Date of Award

Summer 2022

Document Type


Degree Name

Doctor of Philosophy (PhD)


Biological Sciences

First Advisor

Gamble, Tony

Second Advisor

Petrella, Lisa N.

Third Advisor

Schnitzer, Stefan A.


Understanding the patterns and processes which result in morphological diversity is a central goal of evolutionary developmental biology or evo-devo. This diversity encompasses morphologies which have evolved numerous, independent times within a clade (evolutionary convergence) and others which have evolved only once within a clade (i.e. evolutionary novelty). Though many of these diverse morphologies exhibit functional capabilities and are intertwined with the ecology and diversification of the evolutionary lineage in question, their origins are largely unknown. Robust phylogenic analysis, genomic information, and detailed developmental data are critical lines of evidence to explain the evolutionary and ontogenetic origins of morphological novelty and convergence. The central goal of my dissertation is to understand how development has changed over evolutionary time to produce convergence within the morphologically diverse and species-rich clade of gecko lizards (Infraorder Gekkota). To address this goal, I first characterized the embryonic development of the mourning gecko (Lepidodactylus lugubris): a parthenogenetic species which exhibits a unique compliment of derived and ancestral character states. Second, I investigated embryonic pigment development between gecko species with different activity times. Third I investigated the development of morphological novelty, the adhesive pads on the tails of New Caledonian crested geckos (Correlophus ciliatus), which has converged in function with a different gecko structure, the adhesive pads found on the digits of many gecko species. Finally I investigated the developmental processes which result in morphological convergence: repeated independent evolution of interdigital webbing retention in southeast Asian gliding geckos (Gekkonidae). Collectively, these data demonstrate how developmental patterns are altered to produce convergently evolved morphologies.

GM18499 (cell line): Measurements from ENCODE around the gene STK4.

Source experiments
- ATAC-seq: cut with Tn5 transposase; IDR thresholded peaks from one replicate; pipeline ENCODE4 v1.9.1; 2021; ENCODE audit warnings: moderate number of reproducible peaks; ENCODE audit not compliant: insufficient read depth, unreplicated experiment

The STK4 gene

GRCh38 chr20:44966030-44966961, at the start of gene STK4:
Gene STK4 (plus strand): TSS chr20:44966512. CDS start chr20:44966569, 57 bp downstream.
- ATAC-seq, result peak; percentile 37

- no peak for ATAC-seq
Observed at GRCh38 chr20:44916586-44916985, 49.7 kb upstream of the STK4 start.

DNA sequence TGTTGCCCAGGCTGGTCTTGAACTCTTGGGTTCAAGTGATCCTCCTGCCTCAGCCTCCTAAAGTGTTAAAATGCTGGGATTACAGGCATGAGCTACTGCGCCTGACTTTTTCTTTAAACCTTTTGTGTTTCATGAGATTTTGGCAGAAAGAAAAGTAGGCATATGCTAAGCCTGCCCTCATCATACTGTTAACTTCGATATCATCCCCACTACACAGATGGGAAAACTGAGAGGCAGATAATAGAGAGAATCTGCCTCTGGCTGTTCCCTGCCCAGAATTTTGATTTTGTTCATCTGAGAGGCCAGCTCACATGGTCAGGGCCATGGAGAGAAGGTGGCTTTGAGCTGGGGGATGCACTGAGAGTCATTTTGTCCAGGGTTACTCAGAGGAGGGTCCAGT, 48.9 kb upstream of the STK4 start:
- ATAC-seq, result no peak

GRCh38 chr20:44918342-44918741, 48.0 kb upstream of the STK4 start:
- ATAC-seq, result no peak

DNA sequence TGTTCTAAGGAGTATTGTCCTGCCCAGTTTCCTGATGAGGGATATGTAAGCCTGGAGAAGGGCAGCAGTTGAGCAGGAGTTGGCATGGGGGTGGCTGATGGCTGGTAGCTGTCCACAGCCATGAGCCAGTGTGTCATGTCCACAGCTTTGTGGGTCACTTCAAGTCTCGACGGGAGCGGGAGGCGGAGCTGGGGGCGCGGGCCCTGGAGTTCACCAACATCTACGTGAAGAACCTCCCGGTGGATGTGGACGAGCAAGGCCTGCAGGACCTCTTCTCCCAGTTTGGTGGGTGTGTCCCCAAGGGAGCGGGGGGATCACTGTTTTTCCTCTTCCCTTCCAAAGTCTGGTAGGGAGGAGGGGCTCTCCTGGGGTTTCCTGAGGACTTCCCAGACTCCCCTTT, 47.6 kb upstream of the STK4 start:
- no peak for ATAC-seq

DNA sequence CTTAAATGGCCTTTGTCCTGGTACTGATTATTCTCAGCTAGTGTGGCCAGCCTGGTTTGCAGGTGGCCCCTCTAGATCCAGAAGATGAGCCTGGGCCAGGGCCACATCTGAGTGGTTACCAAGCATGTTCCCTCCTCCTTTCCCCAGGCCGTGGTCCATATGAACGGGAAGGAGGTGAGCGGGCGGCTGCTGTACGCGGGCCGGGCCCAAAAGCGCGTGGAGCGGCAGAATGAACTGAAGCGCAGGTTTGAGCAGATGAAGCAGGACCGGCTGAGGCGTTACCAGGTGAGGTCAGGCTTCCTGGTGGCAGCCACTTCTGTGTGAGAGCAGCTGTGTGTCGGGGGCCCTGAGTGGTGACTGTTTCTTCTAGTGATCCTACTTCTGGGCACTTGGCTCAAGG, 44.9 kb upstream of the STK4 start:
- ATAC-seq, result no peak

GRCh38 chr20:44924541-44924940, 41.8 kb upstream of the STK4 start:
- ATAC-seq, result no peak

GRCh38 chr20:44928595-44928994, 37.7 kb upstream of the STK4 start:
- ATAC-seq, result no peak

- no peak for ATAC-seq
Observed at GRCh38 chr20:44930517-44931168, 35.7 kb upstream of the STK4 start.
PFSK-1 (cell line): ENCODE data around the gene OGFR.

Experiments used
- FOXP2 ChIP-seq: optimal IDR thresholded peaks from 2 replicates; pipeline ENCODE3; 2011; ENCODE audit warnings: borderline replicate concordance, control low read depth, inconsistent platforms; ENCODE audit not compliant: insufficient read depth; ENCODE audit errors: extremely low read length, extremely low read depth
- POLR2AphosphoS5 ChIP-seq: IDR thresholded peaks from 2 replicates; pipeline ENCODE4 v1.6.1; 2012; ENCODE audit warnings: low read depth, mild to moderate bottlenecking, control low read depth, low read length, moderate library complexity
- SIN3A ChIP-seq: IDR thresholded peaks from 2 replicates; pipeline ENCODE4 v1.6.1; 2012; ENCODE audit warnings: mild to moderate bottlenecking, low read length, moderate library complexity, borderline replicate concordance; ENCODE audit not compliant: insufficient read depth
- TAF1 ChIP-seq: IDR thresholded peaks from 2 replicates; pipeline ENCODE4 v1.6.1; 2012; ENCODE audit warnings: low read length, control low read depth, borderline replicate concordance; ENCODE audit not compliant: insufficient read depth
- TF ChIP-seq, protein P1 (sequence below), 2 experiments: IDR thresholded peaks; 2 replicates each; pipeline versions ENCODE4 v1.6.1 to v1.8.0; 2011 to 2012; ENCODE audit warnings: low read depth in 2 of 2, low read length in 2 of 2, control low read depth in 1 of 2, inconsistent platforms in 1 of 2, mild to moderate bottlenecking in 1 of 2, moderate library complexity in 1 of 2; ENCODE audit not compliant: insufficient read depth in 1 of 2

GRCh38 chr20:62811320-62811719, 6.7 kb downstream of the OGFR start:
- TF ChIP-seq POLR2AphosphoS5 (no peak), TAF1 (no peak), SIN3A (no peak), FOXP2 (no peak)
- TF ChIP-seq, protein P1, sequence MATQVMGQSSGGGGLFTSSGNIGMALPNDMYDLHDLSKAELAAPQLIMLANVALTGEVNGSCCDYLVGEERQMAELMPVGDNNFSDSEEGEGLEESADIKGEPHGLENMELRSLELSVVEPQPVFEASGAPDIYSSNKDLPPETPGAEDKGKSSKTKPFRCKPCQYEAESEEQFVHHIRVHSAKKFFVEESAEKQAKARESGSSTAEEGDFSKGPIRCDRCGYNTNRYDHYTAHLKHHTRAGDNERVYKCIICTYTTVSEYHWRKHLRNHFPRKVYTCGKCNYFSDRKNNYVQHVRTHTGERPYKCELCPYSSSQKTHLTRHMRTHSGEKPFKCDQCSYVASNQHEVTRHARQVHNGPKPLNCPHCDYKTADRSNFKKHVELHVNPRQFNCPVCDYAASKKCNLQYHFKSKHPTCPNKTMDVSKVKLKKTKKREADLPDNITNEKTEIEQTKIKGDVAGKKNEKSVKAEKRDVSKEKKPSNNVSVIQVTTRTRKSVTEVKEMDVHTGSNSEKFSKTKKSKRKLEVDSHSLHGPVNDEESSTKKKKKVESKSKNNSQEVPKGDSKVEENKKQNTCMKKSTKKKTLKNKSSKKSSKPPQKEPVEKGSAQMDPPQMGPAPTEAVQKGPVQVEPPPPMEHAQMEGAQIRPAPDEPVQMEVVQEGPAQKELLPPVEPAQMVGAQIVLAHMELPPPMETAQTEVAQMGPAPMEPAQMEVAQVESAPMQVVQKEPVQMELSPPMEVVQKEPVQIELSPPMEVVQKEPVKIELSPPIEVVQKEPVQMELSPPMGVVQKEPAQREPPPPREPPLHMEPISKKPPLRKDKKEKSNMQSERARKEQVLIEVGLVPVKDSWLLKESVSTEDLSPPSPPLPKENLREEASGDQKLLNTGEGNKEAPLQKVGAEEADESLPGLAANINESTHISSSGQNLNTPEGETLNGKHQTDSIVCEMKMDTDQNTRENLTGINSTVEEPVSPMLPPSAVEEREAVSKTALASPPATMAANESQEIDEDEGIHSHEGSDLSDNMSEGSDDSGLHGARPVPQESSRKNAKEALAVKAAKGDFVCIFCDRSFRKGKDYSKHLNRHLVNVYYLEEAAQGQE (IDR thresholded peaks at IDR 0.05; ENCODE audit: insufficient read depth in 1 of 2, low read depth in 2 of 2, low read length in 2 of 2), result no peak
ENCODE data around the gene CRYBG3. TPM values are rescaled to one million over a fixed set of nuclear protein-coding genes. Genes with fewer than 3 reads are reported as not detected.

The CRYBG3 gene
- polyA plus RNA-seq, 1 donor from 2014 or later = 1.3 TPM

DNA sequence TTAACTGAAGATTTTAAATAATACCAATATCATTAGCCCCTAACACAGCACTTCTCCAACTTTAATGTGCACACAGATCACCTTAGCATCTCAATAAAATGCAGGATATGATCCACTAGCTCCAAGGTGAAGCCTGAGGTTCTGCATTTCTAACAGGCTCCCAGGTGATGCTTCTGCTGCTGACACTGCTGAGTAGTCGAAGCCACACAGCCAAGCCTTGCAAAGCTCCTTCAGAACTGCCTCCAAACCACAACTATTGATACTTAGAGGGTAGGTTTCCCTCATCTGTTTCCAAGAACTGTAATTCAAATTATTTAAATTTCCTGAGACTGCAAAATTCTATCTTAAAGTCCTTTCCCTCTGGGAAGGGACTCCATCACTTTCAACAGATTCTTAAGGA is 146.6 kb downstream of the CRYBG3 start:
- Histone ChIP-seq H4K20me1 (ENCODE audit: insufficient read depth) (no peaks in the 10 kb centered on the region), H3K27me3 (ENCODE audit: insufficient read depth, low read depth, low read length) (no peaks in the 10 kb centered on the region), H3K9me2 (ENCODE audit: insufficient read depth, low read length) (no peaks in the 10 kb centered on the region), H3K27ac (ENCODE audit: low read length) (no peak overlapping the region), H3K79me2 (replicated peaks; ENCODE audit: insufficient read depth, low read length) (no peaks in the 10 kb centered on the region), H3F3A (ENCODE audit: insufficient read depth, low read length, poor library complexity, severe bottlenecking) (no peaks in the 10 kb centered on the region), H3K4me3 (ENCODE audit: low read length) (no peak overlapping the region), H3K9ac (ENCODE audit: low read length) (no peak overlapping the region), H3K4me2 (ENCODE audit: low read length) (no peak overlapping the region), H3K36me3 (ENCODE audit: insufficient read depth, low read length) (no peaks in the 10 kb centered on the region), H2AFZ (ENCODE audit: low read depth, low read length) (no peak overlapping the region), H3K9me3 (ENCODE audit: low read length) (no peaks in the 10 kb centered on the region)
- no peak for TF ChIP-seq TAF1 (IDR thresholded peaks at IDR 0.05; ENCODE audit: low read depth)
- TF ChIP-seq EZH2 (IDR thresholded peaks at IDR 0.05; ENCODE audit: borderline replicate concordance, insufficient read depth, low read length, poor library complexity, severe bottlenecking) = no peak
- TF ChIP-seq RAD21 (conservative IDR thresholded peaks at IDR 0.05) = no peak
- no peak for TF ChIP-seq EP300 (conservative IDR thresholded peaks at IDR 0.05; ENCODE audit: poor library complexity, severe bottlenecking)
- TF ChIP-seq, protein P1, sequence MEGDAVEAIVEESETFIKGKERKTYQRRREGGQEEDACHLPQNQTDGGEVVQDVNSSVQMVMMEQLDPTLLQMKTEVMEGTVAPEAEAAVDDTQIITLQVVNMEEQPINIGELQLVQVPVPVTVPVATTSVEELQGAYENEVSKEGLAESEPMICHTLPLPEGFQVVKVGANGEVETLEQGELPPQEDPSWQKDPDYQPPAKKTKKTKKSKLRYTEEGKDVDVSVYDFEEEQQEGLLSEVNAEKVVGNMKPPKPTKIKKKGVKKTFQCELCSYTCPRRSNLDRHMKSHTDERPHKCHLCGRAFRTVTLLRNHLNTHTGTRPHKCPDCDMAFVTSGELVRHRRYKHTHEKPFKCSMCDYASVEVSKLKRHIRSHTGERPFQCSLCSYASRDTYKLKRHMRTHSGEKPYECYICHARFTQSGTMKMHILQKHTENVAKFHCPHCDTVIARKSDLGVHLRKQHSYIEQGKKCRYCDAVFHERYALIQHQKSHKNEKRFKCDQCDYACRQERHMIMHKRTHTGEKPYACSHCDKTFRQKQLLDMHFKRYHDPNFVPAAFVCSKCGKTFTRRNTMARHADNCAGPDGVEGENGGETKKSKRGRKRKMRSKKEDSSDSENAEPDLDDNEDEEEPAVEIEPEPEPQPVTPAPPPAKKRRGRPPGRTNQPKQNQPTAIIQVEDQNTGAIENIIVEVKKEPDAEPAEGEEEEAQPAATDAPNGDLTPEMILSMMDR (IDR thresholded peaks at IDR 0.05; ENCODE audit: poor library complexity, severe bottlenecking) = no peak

Included in

Biology Commons